Google's Summer of Code is a really cool, really massive project focused on open source that first started back in 2005. It functions on a pretty simple concept: the company gives out grants to student developers (this summer they brought on 900 from a list of 6,200 applicants) to work on open source projects for the summer, and we all subsequently benefit in one way or another. Take a gander through the long list of projects on the menu for this summer, and click on any to see what the goals are.
Whether or not these goals are met by the end of the summer is another thing entirely, but there are some great projects and features on the list for such apps as Adium, Camino, Thunderbird, Inkscape and much more. Adium, for example, might gain features like basic voice chat, AppleScript and Bonjour support, while a juicy feature on Camino's todo list is Tabsposé, bringing the window management wonders of Exposé (much like the WebKit-based Shiira features) to the more Mac-like alternative to Firefox. In fact, one of the developers involved with working Tabsposé for Camino is blogging the effort, with a few posts already online covering developer-oriented topics like getting caught up with minor details and coding resources, but also including teaser mockups of what Tabsposé might eventually look like.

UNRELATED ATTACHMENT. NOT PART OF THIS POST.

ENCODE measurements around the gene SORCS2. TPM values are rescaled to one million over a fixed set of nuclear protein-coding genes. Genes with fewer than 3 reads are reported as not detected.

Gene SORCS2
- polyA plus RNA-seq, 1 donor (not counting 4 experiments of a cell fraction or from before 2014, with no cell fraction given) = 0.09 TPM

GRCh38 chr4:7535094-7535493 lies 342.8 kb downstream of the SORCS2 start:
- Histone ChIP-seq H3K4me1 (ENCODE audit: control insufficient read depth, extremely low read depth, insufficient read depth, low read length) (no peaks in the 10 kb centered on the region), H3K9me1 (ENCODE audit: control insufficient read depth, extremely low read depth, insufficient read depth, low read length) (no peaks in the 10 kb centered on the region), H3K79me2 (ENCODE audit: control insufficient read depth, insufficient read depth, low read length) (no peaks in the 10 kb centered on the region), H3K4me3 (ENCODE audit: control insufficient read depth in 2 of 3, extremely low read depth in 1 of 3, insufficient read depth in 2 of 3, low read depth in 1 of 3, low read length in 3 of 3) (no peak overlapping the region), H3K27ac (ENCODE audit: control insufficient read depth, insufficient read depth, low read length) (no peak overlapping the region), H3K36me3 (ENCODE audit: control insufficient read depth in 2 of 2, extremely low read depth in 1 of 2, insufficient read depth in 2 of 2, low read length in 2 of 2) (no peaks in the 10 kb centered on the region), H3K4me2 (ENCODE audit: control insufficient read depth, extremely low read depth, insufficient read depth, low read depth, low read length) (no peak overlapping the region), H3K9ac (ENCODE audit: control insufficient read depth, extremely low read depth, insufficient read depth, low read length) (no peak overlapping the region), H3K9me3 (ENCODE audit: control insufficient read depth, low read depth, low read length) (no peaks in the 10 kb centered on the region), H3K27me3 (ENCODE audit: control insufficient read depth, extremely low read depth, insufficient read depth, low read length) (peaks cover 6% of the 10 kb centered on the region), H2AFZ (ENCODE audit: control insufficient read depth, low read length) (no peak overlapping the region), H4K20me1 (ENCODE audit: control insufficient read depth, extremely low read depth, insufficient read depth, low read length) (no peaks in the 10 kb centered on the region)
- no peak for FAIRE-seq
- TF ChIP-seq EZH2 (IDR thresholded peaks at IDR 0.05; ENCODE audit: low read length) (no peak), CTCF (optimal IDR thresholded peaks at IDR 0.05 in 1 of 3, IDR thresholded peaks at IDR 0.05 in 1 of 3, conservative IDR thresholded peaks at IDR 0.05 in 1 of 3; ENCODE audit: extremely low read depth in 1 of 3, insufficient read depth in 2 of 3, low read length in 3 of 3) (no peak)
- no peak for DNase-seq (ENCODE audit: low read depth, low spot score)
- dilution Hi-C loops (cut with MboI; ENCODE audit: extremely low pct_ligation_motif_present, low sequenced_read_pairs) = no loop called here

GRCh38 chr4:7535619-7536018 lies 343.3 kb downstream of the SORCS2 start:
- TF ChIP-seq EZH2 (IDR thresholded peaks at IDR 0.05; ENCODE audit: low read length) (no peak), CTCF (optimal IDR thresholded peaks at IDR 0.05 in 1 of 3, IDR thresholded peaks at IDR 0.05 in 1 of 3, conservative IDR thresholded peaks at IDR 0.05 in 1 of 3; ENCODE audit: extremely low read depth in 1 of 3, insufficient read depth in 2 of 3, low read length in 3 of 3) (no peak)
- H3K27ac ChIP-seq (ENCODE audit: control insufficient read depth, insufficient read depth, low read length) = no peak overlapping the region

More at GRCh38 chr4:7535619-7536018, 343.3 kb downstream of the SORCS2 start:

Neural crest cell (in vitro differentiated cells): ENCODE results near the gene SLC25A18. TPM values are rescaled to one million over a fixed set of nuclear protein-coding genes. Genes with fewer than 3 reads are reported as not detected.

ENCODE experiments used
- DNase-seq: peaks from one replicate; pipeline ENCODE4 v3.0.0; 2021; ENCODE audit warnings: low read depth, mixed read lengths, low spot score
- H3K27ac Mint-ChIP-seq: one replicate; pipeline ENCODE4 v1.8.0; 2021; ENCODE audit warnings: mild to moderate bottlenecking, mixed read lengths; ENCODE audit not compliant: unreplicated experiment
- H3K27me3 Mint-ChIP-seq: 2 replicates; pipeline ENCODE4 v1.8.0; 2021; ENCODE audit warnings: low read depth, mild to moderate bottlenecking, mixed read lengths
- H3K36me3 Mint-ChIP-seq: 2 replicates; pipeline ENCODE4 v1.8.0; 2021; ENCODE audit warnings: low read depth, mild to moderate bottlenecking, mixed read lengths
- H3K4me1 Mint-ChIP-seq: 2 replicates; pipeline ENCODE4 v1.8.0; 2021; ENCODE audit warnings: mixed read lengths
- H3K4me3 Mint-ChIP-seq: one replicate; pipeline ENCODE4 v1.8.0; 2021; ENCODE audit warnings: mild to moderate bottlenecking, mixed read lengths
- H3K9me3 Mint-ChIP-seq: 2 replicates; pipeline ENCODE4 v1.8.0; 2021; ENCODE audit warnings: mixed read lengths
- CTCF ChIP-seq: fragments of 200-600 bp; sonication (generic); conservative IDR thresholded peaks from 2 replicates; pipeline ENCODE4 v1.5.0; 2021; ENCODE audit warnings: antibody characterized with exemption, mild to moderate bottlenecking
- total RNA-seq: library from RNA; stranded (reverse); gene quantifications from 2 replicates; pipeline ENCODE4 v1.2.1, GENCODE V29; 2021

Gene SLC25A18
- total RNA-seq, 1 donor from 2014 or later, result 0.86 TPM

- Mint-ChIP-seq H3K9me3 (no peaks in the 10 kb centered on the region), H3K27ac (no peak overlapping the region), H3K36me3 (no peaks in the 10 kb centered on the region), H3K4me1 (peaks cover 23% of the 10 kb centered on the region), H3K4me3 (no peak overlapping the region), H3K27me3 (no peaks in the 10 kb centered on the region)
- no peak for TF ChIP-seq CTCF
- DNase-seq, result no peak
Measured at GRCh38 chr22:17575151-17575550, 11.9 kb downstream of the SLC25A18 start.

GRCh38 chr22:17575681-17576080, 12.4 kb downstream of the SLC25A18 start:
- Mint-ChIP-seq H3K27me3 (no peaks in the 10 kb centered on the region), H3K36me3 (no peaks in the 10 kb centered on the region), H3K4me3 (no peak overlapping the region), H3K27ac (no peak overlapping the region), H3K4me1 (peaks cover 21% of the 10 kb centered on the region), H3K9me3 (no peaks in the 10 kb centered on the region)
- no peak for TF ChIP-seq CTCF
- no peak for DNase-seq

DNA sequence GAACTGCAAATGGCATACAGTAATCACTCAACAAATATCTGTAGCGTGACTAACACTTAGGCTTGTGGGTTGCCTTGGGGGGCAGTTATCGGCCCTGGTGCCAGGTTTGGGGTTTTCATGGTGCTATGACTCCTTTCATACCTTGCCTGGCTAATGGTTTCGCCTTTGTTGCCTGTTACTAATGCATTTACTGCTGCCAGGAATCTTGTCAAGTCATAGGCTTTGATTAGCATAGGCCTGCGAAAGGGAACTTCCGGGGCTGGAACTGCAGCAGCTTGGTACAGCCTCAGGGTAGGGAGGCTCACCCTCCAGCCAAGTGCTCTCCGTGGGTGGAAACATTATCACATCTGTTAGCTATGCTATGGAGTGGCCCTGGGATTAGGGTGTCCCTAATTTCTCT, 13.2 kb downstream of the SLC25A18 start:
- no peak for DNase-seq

Long story short: Google's third round of Summer of Code looks like it will again do some great things for Mac OS X software and open source on a broader scale. Heck, those open source developers are even getting paid, which must be a nice change of pace for some of them. We'll keep an eye on what new features arise from this Google-funded coding powwow at the end of the summer.